Mr. Kishalaya Das: There are four things which I took away from the book. The first is asking questions. As I am in sales, it comes naturally to me. The second thing is the importance of asking the right questions. The right questions must yield a desired response, which will help you to either sharpen your knowledge or your team’s knowledge. The most difficult part in our knowledge-based industry is the knowledge or expert mindset. I work for a FinTech company where technology is changing by the day. I’m only as good as my knowledge today. If I don’t upgrade tomorrow, I’m useless.
The third, when you ask questions in a public forum, be it a meeting or a gathering, you get visibility. Visibility is not just about written communication. It’s also about establishing yourself as a person who has an independent thinking process. Fourth, for us, designing is very important. We need to have the concept of design thinking. When we design anything, a lot of planning goes into it. We learn from the mistakes or good things that people have done. Spotting patterns and anti-patterns is a vital part of design. We cannot do that until we ask questions. We have to ask questions to practitioners and academicians.
Mr Ramprasad: Which section of the book resonated more with you?
Mr Kishalaya Das: The questions about sparking creativity struck me. I’m an engineer and I think straight, like most engineers who can’t observe different patterns. I always believed that creativity is a difficult concept for me. Now I understand that creativity is not about thinking of different things but about being able to crystallize simple things and making them better. Creativity can be in any field. Even when you’re cooking, you can have creativity and come out with new cuisines.
In our industry, creativity is nothing but innovation. If we don’t innovate, we are out of the business. The Nokia moment can happen to us. Nokia was the world leader in communication, making phones as well as mobile communication towers. They were so happy with what they were doing and kept launching the same kinds of products with minor changes. When the iPhone came, half of the Nokia factories were shut.
The important part of creativity is that you have to nail the idea down and then execute it. When you do that, you achieve success. In the corporate world, there is no philosophy. It’s all about turning ideas into actions and results.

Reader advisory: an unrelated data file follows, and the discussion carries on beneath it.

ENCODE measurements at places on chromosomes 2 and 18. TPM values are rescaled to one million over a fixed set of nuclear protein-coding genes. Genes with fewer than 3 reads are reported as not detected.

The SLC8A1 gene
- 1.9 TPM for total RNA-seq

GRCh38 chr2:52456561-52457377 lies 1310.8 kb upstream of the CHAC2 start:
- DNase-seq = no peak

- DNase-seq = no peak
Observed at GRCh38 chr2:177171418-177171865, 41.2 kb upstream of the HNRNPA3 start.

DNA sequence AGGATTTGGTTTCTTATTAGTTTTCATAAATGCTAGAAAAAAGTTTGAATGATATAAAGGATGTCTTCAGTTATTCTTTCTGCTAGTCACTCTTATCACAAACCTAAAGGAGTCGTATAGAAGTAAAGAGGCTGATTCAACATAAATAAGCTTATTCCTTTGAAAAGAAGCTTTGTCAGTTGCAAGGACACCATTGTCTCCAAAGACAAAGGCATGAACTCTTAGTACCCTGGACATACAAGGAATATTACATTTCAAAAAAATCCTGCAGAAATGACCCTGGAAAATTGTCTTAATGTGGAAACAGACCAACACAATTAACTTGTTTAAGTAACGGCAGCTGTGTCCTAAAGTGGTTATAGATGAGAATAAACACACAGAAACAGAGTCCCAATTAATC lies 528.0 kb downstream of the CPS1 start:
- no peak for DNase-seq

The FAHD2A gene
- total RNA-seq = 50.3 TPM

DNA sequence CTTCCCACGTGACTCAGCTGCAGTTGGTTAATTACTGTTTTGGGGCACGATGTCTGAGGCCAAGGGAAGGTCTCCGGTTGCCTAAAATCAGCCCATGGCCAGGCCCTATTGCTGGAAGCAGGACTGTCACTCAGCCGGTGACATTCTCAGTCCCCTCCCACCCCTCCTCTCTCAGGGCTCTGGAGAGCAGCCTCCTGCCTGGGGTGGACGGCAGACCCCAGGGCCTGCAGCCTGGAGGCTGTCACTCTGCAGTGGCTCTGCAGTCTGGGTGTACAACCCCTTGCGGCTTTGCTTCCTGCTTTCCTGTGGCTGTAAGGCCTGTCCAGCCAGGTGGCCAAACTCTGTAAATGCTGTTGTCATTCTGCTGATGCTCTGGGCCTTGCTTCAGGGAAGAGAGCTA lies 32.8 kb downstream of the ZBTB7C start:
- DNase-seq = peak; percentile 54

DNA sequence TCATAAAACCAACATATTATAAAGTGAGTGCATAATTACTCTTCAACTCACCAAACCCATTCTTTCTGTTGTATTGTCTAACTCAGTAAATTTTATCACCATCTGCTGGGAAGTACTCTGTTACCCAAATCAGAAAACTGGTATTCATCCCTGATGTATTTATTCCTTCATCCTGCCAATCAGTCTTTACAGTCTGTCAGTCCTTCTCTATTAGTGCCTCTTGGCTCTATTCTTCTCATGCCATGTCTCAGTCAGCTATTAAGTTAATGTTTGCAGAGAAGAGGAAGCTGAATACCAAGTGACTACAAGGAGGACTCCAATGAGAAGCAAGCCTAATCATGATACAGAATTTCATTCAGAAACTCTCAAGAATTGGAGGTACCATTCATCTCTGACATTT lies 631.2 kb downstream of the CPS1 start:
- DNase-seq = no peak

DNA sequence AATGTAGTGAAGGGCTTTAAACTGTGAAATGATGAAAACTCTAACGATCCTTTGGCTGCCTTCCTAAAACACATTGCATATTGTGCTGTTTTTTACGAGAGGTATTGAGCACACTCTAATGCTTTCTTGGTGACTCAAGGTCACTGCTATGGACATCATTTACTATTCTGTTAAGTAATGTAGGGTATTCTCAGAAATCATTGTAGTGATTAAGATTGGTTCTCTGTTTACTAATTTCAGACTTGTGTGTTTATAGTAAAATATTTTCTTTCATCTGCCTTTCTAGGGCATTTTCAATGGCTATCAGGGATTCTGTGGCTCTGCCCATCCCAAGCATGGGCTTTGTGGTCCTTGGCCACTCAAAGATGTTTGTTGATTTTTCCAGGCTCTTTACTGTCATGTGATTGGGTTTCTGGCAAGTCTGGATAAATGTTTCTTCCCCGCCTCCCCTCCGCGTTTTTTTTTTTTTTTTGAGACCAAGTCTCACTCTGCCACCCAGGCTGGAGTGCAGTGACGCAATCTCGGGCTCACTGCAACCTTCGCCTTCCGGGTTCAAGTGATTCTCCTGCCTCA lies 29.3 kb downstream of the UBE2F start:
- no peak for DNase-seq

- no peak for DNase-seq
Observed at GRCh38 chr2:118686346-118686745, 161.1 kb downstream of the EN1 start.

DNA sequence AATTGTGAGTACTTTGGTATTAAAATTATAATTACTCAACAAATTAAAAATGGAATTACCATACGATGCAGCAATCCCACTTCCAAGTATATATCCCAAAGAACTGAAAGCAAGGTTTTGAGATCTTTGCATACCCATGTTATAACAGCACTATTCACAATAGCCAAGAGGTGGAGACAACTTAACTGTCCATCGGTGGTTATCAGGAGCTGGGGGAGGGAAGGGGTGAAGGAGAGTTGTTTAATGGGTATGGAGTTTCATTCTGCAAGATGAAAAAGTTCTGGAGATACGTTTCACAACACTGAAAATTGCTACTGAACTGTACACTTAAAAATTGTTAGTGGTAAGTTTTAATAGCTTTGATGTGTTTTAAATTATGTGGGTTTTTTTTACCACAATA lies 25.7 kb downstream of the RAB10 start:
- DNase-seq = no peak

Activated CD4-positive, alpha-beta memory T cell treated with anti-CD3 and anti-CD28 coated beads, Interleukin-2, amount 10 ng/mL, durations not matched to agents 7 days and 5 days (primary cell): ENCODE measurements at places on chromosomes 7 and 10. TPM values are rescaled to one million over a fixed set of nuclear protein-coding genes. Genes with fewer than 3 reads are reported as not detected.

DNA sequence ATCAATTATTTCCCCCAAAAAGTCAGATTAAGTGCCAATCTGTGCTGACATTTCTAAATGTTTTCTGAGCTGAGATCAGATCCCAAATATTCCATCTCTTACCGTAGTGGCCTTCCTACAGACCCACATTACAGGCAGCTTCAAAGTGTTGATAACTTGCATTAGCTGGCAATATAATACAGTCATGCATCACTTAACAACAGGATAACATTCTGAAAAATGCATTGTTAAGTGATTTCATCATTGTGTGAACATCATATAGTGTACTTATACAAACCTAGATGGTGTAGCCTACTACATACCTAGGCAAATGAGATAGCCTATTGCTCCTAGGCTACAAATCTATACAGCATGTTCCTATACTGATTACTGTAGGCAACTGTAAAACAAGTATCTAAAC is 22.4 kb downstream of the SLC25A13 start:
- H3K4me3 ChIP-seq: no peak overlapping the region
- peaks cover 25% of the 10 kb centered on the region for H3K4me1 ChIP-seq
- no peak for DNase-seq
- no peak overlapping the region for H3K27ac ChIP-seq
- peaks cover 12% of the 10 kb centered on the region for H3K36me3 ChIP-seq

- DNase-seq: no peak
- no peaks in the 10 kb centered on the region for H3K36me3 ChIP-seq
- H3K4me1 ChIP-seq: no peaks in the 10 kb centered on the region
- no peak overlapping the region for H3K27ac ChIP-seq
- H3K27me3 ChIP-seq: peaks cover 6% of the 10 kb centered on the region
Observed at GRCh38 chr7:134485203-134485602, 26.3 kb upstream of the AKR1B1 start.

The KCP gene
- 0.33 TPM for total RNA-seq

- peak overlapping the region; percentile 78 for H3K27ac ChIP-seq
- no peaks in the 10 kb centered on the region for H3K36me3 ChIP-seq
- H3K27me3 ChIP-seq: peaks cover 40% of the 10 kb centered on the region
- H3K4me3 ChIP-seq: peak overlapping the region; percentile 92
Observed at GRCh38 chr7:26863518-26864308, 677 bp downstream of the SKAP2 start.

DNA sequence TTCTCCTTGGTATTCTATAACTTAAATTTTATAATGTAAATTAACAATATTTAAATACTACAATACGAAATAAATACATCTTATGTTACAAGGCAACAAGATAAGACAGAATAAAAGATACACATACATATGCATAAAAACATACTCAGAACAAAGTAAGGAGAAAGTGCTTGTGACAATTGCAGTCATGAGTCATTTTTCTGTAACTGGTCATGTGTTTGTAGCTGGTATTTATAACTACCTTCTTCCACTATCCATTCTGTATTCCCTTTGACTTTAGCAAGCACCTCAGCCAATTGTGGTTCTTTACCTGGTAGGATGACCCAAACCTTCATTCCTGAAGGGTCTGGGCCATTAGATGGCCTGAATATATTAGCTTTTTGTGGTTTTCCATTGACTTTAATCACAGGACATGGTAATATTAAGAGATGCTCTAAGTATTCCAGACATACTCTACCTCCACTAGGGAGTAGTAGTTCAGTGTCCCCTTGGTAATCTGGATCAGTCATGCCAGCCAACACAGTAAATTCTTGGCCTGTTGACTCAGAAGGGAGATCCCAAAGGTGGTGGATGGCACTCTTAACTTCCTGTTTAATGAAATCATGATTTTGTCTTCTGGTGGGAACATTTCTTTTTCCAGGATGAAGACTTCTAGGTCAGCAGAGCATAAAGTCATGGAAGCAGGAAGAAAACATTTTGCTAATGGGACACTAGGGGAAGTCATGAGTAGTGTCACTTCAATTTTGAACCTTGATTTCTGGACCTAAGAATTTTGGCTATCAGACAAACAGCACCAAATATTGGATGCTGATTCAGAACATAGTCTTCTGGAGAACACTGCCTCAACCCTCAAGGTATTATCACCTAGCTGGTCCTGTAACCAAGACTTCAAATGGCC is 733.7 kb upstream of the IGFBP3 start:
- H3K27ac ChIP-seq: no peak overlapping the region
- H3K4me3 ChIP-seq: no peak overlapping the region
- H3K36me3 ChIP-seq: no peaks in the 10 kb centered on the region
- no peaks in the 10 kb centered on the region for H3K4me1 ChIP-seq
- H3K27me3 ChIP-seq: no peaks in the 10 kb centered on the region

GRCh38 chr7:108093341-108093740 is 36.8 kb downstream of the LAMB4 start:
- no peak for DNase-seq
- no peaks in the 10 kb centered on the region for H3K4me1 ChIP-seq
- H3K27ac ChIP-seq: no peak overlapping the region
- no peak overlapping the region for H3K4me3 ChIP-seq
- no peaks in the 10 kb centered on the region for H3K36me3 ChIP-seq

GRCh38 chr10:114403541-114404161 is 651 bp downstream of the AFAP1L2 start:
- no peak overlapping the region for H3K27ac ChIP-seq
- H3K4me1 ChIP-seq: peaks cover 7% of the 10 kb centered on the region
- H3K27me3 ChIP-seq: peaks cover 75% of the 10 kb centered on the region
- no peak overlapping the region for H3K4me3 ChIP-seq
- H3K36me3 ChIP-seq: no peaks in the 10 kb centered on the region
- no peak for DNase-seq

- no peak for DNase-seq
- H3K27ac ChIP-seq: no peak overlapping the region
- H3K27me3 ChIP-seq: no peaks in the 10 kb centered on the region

Dr. Suresh: What appealed to me is the question, “What is your tennis ball?” which is finding your passion. It took me a long time to discover that my tennis ball is research and academics. That’s what really excites me. I worked in the industry for 10 years in sales and advertising. We launched MTV in India. But at the end of it all, my passion or my tennis ball is research. It is digging deep into problems, asking questions, and sometimes finding counterintuitive answers, which lead you to question the assumptions that you made.
We talked about the iPhone and Nokia examples. I’m reminded of another example which is the story of Motorola. Back in 1998, there was an executive who was on a cruise ship somewhere in the Gulf of Mexico and was not able to reach his office. He came up with the idea of sending a bunch of satellites into space, from where you could get a signal and you can receive it on a satellite phone. They thought it was a big idea and invested something like $4 billion into this venture. To break even, they needed to sell half a million handsets. The phone cost $3,000 and the cost per call was $8 a minute. Guess what? They sold in the first year, barely 10,000. They had creativity but perhaps didn’t ask the right question, which was, “Will people have a use for this product?”
Mr Ramprasad: Asking questions is an integral part of building relationships. If you need to understand your clients, the only way to go about it is not assuming what they want but validating your assumption by asking meaningful and insightful questions. During my sales programs, I focus on questioning skills, which is one of the key skills of a salesperson. Now, how easy or difficult do you think it is to ask questions?
Dr. Suresh: I can go to a classroom and talk for three hours without having any problem based on what I already know, but what really excites me is when one person in the classroom asks me a question that forces me to think and come out of my comfort zone.
Mr Kishalaya Das: I recommend a 5C Question framework to my sales team. The first is curious questions. The second is comforting questions. The third is challenging questions. The fourth is confronting questions, and the last is collaborating questions.
We are in B2B sales. We sell to banks. We will largely be selling to the business owners in the bank. To first understand what they’re looking for, you should start with curious questions. I never go and start with a pitch. Based on the response, you can formulate a strategy in your mind and pose some comforting questions. Then you change your track to ask some challenging questions, like, “You’re making 100 bucks today? What do you need to do to make 200 bucks?”